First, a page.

The Ontogeny of Germinal Centre Forming Capacity of Neonatal Rat Spleen

F. G. M. Kroese*, A. S. Wubbena, K. C. Kuijpers, P. Nieuwenhuis

*Corresponding author for this work

    Research output: Contribution to journalArticleAcademicpeer-review

    32 Citations (Scopus)

    Abstract

    In non-specifically immunized rats, bred under conventional conditions, the first 'spontaneous' germinal centres were observed by 21 days after birth. Deliberate antigenic stimulation led to an earlier appearance of germinal centres in neonatal spleen: immunization with sheep red blood cells as early as 7 days after birth resulted in germinal centre formation in the spleen as observed 7 days later. By that time the first primary follicles could also be observed, in both immunized and non-immunized rats. Although 3-day-old rats upon antigenic stimulation failed to generate germinal centres in their spleen, transfer experiments of 3-day-old spleen cells to lethally X-irradiated syngeneic adult recipients indicated that 3-day-old spleens at least contained all the essential lymphoid elements (B and T cells) needed for germinal centre formation. These results strongly suggest that the failure to induce germinal centres in 3-day-old rats is most probably due to an immaturity of their splenic microenvironment. Immunohistochemical staining of frozen sections of neonatal rat spleen using mAb ED 5 and MRC OX-2 showed that follicular dendritic cells (FDC) were found as soon as primary follicles were found (i.e. by 14 days after birth). The appearance of FDC in neonatal spleens was not influenced by deliberate antigenic stimulation nor by the administration of adult spleen cells. We postulate that, during the development of FDC, a splenic microenvironment is created that allows primary follicle formation and the generation of germinal centres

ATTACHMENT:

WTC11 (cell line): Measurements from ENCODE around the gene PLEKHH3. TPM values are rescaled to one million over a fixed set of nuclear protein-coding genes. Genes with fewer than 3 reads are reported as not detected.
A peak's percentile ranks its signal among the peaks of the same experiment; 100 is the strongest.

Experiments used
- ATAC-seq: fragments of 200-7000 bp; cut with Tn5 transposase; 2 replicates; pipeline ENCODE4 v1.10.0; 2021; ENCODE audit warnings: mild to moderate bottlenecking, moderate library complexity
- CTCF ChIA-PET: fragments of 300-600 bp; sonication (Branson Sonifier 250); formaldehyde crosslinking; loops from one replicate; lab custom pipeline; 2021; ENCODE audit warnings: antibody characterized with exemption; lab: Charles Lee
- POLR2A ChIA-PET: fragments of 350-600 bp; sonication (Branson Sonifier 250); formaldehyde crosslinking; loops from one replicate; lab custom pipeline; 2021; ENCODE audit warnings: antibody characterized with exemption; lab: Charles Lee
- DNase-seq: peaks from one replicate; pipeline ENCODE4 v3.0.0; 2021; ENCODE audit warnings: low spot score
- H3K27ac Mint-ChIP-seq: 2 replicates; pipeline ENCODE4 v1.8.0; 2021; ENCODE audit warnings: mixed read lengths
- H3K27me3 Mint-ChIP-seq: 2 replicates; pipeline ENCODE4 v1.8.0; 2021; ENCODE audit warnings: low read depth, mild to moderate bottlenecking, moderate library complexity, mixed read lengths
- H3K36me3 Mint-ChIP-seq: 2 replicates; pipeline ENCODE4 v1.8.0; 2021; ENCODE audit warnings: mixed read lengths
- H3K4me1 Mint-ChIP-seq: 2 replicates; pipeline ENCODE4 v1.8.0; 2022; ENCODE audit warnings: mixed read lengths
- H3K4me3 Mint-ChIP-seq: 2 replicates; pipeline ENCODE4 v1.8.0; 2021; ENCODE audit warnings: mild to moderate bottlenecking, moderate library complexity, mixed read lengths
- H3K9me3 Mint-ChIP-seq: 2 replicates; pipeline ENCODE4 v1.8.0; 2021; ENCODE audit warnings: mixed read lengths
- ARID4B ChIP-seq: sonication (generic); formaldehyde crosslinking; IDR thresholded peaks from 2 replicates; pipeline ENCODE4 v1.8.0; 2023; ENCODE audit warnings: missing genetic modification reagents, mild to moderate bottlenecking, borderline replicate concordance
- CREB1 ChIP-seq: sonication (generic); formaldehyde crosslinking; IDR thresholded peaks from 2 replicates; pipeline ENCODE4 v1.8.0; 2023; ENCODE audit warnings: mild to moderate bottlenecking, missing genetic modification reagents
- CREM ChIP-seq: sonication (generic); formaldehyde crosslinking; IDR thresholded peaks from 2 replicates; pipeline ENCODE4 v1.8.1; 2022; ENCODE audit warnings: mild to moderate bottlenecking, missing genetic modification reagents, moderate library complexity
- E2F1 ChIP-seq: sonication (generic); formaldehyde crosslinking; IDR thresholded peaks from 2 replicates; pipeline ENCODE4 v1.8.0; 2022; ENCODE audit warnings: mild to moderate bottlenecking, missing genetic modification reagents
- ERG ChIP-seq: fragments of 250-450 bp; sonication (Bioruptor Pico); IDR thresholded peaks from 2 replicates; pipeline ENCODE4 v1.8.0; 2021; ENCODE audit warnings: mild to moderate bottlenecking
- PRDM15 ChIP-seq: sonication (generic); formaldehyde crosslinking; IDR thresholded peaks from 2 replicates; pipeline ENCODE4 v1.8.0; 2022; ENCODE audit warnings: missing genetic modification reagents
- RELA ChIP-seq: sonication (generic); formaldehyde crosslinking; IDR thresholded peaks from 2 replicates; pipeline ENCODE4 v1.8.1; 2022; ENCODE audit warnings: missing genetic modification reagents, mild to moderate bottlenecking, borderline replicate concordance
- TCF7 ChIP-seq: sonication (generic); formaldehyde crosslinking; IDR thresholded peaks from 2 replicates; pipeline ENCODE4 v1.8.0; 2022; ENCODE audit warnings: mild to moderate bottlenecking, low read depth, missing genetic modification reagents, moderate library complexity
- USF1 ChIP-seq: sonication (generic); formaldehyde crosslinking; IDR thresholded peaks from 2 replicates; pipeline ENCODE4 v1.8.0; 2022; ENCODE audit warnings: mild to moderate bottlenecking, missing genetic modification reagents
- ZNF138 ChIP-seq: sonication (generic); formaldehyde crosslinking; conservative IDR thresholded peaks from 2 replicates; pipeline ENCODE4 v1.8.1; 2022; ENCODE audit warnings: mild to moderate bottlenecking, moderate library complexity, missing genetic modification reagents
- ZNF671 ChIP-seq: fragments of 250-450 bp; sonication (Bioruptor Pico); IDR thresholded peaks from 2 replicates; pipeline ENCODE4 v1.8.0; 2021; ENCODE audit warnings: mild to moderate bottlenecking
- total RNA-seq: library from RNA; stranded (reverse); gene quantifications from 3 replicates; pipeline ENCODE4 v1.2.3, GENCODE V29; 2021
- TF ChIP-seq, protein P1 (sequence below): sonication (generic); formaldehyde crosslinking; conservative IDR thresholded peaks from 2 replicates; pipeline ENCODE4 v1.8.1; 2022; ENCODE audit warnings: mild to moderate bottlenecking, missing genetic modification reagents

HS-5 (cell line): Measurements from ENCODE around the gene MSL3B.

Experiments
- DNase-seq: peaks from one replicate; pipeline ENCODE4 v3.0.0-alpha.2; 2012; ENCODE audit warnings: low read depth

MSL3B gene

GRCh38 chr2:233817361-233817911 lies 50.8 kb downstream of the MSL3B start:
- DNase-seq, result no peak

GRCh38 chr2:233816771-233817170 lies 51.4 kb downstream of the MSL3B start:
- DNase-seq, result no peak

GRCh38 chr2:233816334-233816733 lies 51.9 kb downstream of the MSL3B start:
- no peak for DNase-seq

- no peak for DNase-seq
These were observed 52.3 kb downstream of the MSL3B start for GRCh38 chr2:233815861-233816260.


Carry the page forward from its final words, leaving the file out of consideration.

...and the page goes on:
Original languageEnglish
    Pages (from-to)597-602
    Number of pages6
    JournalImmunology
    Volume60
    Issue number4
    Publication statusPublished - Apr-1987

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